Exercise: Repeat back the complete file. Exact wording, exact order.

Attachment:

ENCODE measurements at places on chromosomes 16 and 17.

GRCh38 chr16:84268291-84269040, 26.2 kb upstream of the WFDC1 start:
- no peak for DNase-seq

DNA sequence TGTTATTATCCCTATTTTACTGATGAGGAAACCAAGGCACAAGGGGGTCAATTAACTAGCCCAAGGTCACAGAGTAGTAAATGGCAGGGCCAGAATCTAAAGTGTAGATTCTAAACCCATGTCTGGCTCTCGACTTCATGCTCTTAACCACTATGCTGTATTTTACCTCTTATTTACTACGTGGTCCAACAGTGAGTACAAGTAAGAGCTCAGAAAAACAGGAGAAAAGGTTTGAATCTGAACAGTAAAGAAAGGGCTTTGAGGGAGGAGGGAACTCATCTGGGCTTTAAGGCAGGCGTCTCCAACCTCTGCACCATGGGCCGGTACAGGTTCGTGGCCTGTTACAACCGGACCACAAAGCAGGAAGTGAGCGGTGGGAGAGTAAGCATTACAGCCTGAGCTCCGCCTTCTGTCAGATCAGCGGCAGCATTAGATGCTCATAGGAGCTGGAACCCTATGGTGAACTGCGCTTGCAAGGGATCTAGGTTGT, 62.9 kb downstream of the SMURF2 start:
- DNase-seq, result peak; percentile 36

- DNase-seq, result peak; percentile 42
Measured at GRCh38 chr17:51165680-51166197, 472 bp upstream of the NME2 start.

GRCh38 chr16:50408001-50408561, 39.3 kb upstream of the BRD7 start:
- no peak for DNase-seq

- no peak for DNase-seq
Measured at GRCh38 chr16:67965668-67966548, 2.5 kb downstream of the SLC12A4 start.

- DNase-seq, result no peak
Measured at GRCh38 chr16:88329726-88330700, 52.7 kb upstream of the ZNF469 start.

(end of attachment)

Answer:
ENCODE measurements at places on chromosomes 16 and 17.

GRCh38 chr16:84268291-84269040, 26.2 kb upstream of the WFDC1 start:
- no peak for DNase-seq

DNA sequence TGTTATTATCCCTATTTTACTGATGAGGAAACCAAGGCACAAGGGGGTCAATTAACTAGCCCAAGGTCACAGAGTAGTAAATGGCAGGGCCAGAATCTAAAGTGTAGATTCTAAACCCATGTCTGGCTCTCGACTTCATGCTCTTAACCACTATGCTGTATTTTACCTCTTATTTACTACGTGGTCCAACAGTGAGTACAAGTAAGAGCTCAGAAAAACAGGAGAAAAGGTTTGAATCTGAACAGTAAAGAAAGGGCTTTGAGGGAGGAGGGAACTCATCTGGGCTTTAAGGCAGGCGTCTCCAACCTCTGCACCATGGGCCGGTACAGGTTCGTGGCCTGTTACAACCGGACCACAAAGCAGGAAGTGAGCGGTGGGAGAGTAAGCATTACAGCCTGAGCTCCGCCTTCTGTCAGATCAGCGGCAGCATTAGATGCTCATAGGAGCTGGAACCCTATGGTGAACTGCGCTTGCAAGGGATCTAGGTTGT, 62.9 kb downstream of the SMURF2 start:
- DNase-seq, result peak; percentile 36

- DNase-seq, result peak; percentile 42
Measured at GRCh38 chr17:51165680-51166197, 472 bp upstream of the NME2 start.

GRCh38 chr16:50408001-50408561, 39.3 kb upstream of the BRD7 start:
- no peak for DNase-seq

- no peak for DNase-seq
Measured at GRCh38 chr16:67965668-67966548, 2.5 kb downstream of the SLC12A4 start.

- DNase-seq, result no peak
Measured at GRCh38 chr16:88329726-88330700, 52.7 kb upstream of the ZNF469 start.